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Patrick: Stewart has own version of 'tough love'

The SportsXchange

By Reid Spencer

NASCAR Wire Service

Distributed by The Sports Xchange

DOVER, Del. -- If Tony Stewart is tough on rookie drivers, it's only because he wants to help them, Danica Patrick says.

Stewart had Patrick's boyfriend, Ricky Stenhouse Jr., in his sights on Sunday, complaining that Stenhouse was blocking unnecessarily during the Coca-Cola 600 at Charlotte. Stenhouse and Patrick also were involved in a three-wide wreck with Brad Keselowski.

After the race, Stewart told Claire B. Lang of SiriusXM NASCAR Radio and Dustin Long of MRN, "Ricky Stenhouse -- I'd choke him right now, if I could get to him."

Patrick, who drives for Stewart-Haas Racing, said that's merely Stewart's way of showing he likes and respects the rookie driver.

"If Tony's hard on rookies, I just thank the good Lord above that I'm on his team," said Patrick, who is competing against Stenhouse for the Sprint Cup rookie of the year title. "What I would say about Tony is that he wants to help teach the rookies, and the rookies that he respects and feels like should get that time of day. If he doesn't think they were good, he wouldn't try to help them, because they won't be around for long, in his opinion.

"So, if there's anyone out there that he says something about, it's only because he knows they're going to be around, and he wants them to learn how to play the game the way he's learned how to play the game -- and he's been here a long time and has been very successful. So it's actually a good thing that he wants to help and that he would speak up."

According to Patrick, Stenhouse and Stewart talked on Sunday night.

"We talked about it a little bit, too," Patrick said. "(Stewart) loves him like a son, he said. So you would never hurt your son. You would only try to help your son. I think that's the moral of the story."

BACK IN THE SADDLE

Paul Wolfe, crew chief on the No. 2 Penske Racing Ford of reigning Sprint Cup champion Brad Keselowski, couldn't be happier to be back at a race track.

Wolfe returns to action for Sunday's FedEx 400 benefiting Autism Speaks at Dover after missing two points races and the NASCAR Sprint All-Star Race during a suspension affecting both Penske Racing Cup teams for unapproved rear end housing assemblies at Texas in mid-April.

Though Wolfe dictated many of the competitive decisions for Keselowski from afar, he missed being at the track even more than he thought he would.

"For me personally, it was tough," Wolfe said Friday at Dover. "It was tougher to deal with than what I thought it would be. I'm a hands-on kind of guy, and for me to be able to watch the car in practice and see how it runs around other cars is important to me, visually, to see that and make decisions on what changes to make.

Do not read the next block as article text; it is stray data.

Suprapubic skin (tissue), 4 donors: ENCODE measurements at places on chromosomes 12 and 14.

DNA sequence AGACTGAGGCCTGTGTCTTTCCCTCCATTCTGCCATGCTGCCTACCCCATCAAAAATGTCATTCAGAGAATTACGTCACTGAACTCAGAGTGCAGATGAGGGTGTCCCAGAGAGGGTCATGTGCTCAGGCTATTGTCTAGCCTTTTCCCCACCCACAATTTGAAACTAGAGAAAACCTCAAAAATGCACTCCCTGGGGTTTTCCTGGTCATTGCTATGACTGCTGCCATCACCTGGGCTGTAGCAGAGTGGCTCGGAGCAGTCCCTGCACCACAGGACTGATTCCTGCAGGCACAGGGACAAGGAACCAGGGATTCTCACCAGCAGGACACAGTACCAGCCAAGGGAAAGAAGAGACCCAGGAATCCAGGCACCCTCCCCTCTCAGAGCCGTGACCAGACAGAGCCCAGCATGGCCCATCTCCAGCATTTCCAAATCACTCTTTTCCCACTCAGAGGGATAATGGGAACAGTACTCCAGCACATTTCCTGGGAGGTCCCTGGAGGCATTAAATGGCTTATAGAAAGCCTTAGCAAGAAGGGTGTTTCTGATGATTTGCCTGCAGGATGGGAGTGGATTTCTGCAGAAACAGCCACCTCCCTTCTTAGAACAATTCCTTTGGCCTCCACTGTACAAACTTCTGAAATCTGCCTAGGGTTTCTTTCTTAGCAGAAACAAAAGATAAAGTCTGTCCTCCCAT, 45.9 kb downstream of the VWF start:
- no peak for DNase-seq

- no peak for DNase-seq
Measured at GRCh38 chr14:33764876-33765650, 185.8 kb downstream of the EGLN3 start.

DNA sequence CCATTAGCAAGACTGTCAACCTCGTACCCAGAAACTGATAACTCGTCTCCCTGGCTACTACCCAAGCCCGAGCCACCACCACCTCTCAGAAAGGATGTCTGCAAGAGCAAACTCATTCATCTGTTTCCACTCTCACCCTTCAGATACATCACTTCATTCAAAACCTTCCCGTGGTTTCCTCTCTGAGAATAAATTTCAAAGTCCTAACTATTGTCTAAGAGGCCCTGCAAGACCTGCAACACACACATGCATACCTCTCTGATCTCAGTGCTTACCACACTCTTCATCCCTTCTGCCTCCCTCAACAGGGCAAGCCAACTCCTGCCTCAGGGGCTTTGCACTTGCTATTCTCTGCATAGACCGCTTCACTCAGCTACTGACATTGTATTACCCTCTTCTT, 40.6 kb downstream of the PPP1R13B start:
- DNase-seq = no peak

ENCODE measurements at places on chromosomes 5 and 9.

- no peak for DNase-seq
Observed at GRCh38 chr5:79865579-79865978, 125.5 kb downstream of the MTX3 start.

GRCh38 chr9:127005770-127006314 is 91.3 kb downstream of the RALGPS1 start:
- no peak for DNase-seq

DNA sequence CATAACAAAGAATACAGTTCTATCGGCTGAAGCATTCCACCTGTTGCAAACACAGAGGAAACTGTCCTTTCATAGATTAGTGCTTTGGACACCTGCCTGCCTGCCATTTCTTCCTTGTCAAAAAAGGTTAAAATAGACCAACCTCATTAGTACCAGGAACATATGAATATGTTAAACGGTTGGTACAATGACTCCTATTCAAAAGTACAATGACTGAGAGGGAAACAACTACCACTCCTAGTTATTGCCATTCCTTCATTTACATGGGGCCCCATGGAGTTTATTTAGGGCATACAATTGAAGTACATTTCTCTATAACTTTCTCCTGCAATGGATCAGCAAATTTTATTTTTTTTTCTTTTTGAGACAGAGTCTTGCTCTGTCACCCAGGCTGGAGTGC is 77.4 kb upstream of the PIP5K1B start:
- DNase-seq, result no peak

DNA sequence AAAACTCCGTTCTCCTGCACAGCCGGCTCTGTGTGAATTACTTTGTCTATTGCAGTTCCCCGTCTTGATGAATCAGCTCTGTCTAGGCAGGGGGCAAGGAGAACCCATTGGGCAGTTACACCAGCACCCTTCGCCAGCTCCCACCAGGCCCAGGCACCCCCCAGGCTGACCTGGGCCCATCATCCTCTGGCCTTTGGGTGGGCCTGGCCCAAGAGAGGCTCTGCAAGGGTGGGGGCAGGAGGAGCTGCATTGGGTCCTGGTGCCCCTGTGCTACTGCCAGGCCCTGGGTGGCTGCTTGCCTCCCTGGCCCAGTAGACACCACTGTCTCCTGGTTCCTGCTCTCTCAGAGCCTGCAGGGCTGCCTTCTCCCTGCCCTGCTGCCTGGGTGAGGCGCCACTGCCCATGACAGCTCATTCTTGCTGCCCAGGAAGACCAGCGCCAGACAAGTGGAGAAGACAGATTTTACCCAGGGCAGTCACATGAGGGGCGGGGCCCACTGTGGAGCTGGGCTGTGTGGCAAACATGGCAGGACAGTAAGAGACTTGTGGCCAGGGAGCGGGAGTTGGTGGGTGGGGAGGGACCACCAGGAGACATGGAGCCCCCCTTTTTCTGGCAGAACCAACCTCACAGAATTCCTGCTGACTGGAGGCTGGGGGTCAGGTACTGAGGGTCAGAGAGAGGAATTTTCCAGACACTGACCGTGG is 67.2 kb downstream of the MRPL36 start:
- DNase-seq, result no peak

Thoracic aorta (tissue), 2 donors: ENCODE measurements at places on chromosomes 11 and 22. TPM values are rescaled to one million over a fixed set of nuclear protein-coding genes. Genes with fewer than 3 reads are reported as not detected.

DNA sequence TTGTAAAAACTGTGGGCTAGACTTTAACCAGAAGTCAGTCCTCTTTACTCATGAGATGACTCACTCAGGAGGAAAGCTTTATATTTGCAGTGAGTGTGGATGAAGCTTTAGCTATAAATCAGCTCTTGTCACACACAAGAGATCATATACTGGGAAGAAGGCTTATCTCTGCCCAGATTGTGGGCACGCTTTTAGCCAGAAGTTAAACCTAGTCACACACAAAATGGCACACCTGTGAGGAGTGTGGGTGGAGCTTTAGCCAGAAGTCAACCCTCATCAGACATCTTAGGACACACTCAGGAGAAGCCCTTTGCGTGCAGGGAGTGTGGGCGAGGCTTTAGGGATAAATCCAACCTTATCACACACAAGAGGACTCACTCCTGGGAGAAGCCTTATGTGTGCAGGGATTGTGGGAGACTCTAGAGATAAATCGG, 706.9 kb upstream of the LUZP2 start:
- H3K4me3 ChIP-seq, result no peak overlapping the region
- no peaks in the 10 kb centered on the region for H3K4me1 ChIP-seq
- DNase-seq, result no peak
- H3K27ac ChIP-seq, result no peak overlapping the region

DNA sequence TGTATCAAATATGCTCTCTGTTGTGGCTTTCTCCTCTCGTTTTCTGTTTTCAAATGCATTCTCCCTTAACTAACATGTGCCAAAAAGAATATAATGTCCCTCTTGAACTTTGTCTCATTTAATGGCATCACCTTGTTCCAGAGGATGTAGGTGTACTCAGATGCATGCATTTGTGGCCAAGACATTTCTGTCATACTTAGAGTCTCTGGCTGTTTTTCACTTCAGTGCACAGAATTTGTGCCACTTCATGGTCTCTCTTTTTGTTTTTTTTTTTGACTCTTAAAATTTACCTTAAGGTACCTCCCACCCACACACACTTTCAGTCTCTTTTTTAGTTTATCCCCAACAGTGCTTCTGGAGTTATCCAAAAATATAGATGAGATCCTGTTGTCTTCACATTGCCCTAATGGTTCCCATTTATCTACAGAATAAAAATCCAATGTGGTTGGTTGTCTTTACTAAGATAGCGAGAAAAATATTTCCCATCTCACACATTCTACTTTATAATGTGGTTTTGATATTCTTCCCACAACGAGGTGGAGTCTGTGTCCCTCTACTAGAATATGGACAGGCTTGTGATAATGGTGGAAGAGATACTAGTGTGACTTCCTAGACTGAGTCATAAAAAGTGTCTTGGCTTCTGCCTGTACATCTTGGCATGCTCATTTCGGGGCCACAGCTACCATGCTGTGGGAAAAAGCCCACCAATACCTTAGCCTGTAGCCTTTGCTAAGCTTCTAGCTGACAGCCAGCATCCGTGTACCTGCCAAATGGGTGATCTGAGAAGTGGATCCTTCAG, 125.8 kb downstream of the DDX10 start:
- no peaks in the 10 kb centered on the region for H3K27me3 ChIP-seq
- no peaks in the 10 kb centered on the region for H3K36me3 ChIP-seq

"Everyone that stepped up and helped out did a great job and did all that we could ask, but, obviously, it's just not the same."

During Wolfe's absence, Keselowski finished 32nd at Darlington and 36th in last Sunday's Coca-Cola 600 at Charlotte. He dropped five spots to 10th in the standings, the last position that would guarantee a spot in this year's Chase.

"We've lost a lot of points over the last month, and it started a little earlier ... before I was gone," Wolfe said. "We had some engine issues at Richmond and lost points there. At Darlington, we felt like we had a competitive car, but we had issues there with a loose wheel and getting caught up in a wreck.

At Charlotte, Keselowski had a hard time cracking the top 15 and ultimately was KO'd by a crash that started with contact between the cars of Danica Patrick and Ricky Stenhouse Jr.

"It seems like, as a team, we're going through one of those slumps right now," Wolfe said. "We aren't hitting the panic button by any means, and Brad has kept a positive attitude through it all.

"Everyone on this team knows what they're doing. We've won races. We've won a championship. This weekend, we're looking forward to buckling down here and getting back on track."

CAN A LAME DUCK FLY?

Having picked up his second victory of the season in the Coca-Cola 600, Kevin Harvick is all but a lock to qualify for the Chase in his final season with Richard Childress Racing.

Conventional wisdom says it's difficult, if not impossible, for a driver to win a championship as a lame duck, but Harvick isn't letting that deter him.

"Right now, we're just racing on a week-to-week basis, and the performance of the cars has been good," said Harvick, who will move to Stewart-Haas Racing in 2014. "We've been able to get to Victory Lane four times -- two points races -- so I think we're in a good position to contend for it.

"Everybody is focused on the job and task at hand to be able to put ourselves in position to try to do that. I don't see why not."
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